Does life feel out of control, overwhelming and anything but spiritual for you these days? Then you need to treat yourself to a little bit of the writing of Catholic mom and author Mary Lou Rosien, and then enlist your family in a Catholic Family Boot Camp!
I spent time recently learning about Mary Lou’s strong family life, what her faith means to her, and especially her two great books Catholic Family Boot Camp and Managing Stress with the Help of Your Catholic Faith. I’m pleased to share our conversation and strongly urge you to sign your family up immediately for your own Catholic Family Boot Camp – Mary Lou has put together a resource for families that is inspirational, fun, practical and faith-filled!
Q: Mary Lou, thanks for joining us for this interview and for the tremendous writing you’ve done in support of Catholic families. Would you please begin by introducing our readers to yourself and your family?
Thanks, Lisa. Well, I am a Catholic mom! I have been married to a wonderful man for over 20 years. We have seven children and a foster son. Our family lives in Western Upstate New York and I am an RCIA Coordinator for St. Leo’s Parish in Hilton, NY. I have taught faith formation off and on for about 30 years and write four catechist columns a month, one for www.AmazingCatechists.com and three for www.OSV.com.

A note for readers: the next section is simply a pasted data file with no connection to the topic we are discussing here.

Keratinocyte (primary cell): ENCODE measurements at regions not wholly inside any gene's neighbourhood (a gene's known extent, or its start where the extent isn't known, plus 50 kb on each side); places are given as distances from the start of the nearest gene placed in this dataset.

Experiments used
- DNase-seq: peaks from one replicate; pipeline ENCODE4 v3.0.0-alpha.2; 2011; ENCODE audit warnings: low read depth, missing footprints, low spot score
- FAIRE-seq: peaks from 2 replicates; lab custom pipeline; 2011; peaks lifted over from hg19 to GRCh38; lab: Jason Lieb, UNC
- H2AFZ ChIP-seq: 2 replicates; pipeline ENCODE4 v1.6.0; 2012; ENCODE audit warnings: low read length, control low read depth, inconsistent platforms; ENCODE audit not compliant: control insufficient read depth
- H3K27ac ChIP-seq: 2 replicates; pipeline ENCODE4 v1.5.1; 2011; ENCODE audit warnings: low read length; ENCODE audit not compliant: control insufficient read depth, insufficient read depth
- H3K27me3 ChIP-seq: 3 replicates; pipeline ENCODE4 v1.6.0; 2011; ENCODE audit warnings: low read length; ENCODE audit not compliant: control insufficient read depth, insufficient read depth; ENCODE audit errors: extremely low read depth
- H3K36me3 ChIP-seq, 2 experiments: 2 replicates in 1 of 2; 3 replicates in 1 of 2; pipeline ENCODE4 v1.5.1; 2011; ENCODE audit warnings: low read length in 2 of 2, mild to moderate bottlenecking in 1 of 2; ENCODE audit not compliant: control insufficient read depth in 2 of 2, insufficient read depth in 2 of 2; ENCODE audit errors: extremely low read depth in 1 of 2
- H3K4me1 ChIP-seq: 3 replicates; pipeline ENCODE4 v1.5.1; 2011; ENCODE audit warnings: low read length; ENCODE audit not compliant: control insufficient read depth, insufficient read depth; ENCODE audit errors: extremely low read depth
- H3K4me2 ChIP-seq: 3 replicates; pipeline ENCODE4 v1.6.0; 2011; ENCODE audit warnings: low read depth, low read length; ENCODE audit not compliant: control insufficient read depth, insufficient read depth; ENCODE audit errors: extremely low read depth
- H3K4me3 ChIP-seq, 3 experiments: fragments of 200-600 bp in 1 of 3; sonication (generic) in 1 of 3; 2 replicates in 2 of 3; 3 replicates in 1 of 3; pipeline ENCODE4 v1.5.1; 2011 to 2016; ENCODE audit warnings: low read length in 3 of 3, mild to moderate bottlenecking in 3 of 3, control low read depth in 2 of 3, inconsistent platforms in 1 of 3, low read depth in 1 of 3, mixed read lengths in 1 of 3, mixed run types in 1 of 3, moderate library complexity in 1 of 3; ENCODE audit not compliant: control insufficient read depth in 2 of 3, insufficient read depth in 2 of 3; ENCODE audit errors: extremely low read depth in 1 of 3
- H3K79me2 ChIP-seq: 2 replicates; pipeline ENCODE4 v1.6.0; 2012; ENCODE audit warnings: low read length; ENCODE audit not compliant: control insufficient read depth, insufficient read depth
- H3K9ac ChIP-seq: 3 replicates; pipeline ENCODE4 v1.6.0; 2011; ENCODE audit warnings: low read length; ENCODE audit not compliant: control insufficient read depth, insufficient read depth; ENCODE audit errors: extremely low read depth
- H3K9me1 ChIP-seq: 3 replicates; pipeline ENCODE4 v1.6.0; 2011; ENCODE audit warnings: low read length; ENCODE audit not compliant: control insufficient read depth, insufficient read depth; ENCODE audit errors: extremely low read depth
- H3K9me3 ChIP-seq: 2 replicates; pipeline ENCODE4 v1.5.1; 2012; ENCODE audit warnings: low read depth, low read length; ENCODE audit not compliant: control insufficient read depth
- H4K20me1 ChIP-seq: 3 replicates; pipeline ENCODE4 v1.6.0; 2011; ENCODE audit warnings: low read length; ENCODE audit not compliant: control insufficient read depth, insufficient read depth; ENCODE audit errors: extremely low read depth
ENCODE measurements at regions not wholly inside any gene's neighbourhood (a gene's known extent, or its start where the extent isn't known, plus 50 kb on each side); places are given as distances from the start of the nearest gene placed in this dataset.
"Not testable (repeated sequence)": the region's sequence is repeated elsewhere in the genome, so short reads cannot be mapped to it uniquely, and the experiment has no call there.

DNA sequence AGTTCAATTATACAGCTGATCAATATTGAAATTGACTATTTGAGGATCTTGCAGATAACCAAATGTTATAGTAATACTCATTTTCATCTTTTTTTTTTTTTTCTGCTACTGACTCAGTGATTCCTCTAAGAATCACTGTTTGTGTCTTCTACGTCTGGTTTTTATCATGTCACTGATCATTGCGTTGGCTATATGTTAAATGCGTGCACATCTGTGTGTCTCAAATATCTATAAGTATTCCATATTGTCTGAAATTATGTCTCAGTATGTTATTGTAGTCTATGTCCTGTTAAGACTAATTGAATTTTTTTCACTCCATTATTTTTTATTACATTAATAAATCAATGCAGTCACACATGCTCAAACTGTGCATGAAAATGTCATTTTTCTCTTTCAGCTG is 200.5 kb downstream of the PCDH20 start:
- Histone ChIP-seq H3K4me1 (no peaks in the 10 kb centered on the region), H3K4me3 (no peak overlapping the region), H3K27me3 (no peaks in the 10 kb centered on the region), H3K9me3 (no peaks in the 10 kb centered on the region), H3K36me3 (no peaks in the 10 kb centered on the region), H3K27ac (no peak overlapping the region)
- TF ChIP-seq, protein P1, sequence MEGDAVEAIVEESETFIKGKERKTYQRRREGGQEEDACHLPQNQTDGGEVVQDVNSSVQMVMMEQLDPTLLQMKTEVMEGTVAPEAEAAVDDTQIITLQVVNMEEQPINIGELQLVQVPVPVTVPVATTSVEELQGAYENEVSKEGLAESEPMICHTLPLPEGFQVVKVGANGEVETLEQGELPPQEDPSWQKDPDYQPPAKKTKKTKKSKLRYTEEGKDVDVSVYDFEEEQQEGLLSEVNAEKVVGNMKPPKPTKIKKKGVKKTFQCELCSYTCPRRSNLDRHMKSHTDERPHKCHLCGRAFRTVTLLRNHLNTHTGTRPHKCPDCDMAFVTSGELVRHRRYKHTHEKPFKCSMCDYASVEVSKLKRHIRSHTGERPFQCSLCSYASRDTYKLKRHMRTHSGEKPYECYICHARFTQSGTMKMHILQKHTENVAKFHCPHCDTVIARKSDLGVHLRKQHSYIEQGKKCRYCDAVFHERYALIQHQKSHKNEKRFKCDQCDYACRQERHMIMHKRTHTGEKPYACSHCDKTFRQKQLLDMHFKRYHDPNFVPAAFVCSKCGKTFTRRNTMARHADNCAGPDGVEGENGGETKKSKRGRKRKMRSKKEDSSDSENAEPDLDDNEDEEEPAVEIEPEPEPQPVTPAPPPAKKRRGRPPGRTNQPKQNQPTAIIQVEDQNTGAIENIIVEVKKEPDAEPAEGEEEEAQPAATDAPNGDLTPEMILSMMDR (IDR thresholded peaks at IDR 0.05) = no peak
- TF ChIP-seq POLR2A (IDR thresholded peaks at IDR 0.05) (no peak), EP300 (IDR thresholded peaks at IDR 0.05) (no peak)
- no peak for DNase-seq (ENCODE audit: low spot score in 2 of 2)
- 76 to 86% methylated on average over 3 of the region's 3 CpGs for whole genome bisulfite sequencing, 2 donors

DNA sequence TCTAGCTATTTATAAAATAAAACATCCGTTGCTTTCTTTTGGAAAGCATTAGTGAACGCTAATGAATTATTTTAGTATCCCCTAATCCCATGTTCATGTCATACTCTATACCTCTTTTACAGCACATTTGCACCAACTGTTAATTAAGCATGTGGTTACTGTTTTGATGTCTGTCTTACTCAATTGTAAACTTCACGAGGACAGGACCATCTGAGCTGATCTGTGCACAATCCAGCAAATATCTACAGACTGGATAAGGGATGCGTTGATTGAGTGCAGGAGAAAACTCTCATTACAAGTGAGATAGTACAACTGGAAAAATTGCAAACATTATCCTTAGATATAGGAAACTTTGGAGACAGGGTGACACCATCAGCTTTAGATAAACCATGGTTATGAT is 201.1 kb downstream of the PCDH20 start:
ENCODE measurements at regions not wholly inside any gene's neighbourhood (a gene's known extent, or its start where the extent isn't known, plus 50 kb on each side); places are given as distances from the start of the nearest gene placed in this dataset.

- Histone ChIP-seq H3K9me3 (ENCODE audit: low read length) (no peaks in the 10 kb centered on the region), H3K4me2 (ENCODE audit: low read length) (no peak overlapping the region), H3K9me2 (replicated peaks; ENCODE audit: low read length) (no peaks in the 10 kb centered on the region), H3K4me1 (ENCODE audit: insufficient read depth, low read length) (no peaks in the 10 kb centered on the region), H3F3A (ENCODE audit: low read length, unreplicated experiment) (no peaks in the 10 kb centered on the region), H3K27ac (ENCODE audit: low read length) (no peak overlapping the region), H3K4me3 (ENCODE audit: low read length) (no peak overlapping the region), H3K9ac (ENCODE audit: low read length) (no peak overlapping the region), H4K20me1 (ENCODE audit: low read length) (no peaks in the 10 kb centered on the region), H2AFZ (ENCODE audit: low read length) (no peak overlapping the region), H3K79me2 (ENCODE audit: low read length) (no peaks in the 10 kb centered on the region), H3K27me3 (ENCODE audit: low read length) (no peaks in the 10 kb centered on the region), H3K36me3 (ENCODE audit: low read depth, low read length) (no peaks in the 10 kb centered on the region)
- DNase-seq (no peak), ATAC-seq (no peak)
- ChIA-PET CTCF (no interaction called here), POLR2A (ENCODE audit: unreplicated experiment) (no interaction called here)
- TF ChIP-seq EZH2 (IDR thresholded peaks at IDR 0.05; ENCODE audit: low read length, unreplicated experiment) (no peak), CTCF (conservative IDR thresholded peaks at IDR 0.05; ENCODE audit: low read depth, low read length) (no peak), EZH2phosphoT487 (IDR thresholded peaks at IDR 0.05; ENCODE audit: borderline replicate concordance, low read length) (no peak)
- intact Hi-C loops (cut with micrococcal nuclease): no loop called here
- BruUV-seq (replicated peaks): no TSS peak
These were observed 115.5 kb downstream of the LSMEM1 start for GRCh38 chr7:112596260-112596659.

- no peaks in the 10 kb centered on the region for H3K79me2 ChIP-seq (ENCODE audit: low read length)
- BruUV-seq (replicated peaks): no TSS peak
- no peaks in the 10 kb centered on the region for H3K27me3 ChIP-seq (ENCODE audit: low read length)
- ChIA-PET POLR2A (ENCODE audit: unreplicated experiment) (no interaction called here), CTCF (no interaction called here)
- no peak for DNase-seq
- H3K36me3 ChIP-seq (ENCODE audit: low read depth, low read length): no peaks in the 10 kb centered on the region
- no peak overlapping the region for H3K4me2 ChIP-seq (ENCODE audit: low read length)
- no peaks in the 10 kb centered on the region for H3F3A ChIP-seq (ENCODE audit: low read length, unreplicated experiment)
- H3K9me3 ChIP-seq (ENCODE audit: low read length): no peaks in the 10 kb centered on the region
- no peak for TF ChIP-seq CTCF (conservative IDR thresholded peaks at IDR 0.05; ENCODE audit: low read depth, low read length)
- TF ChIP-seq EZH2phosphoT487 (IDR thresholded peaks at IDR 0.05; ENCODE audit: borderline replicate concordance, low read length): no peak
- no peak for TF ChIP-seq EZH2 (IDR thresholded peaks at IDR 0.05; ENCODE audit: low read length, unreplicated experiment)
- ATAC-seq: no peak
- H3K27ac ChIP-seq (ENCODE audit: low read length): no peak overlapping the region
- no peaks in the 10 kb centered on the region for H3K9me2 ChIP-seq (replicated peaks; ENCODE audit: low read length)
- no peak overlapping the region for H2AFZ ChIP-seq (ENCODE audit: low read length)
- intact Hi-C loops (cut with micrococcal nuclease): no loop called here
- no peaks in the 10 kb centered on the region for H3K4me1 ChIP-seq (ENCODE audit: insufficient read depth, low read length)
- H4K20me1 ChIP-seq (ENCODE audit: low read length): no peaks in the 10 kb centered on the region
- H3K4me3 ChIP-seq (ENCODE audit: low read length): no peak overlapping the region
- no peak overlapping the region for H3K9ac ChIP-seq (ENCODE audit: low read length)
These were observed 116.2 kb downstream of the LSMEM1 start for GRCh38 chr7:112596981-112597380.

Q: How did you get involved with writing and specifically writing on faith topics?
I remember reading Little Women as a young girl and wanting to be Jo Marsh. I have kept journals and written down my thoughts since I was about fourteen, but I started pursuing writing seriously in my early twenties. It took over eleven years to get my first article published! As I grew in faith and as my family grew I couldn’t separate out the Catholic from the writing, so I embraced it.
Q: Your first book Managing Stress with the Help of Your Catholic Faith covers several timeless strategies. In a world that feels more stressful than ever, how can your “COPE” model help Catholics to meet the demands life places on us each day?